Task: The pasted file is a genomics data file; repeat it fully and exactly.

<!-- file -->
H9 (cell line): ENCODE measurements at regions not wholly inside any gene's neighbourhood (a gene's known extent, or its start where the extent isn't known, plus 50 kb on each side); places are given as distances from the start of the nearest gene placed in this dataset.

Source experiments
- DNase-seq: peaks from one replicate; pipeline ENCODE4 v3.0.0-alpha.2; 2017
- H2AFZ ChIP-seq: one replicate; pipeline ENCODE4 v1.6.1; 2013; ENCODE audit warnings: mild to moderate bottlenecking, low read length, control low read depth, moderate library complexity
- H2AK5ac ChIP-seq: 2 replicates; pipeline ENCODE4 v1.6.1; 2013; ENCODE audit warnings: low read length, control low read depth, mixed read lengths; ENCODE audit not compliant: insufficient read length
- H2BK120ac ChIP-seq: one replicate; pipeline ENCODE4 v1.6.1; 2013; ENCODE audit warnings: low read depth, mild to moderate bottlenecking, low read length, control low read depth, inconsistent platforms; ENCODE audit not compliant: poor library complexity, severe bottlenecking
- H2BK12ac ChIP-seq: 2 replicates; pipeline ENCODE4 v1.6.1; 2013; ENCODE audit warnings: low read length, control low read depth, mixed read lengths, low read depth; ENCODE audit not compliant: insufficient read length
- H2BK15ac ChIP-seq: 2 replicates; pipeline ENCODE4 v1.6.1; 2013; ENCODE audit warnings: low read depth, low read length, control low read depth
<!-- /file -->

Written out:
H9 (cell line): ENCODE measurements at regions not wholly inside any gene's neighbourhood (a gene's known extent, or its start where the extent isn't known, plus 50 kb on each side); places are given as distances from the start of the nearest gene placed in this dataset.

Source experiments
- DNase-seq: peaks from one replicate; pipeline ENCODE4 v3.0.0-alpha.2; 2017
- H2AFZ ChIP-seq: one replicate; pipeline ENCODE4 v1.6.1; 2013; ENCODE audit warnings: mild to moderate bottlenecking, low read length, control low read depth, moderate library complexity
- H2AK5ac ChIP-seq: 2 replicates; pipeline ENCODE4 v1.6.1; 2013; ENCODE audit warnings: low read length, control low read depth, mixed read lengths; ENCODE audit not compliant: insufficient read length
- H2BK120ac ChIP-seq: one replicate; pipeline ENCODE4 v1.6.1; 2013; ENCODE audit warnings: low read depth, mild to moderate bottlenecking, low read length, control low read depth, inconsistent platforms; ENCODE audit not compliant: poor library complexity, severe bottlenecking
- H2BK12ac ChIP-seq: 2 replicates; pipeline ENCODE4 v1.6.1; 2013; ENCODE audit warnings: low read length, control low read depth, mixed read lengths, low read depth; ENCODE audit not compliant: insufficient read length
- H2BK15ac ChIP-seq: 2 replicates; pipeline ENCODE4 v1.6.1; 2013; ENCODE audit warnings: low read depth, low read length, control low read depth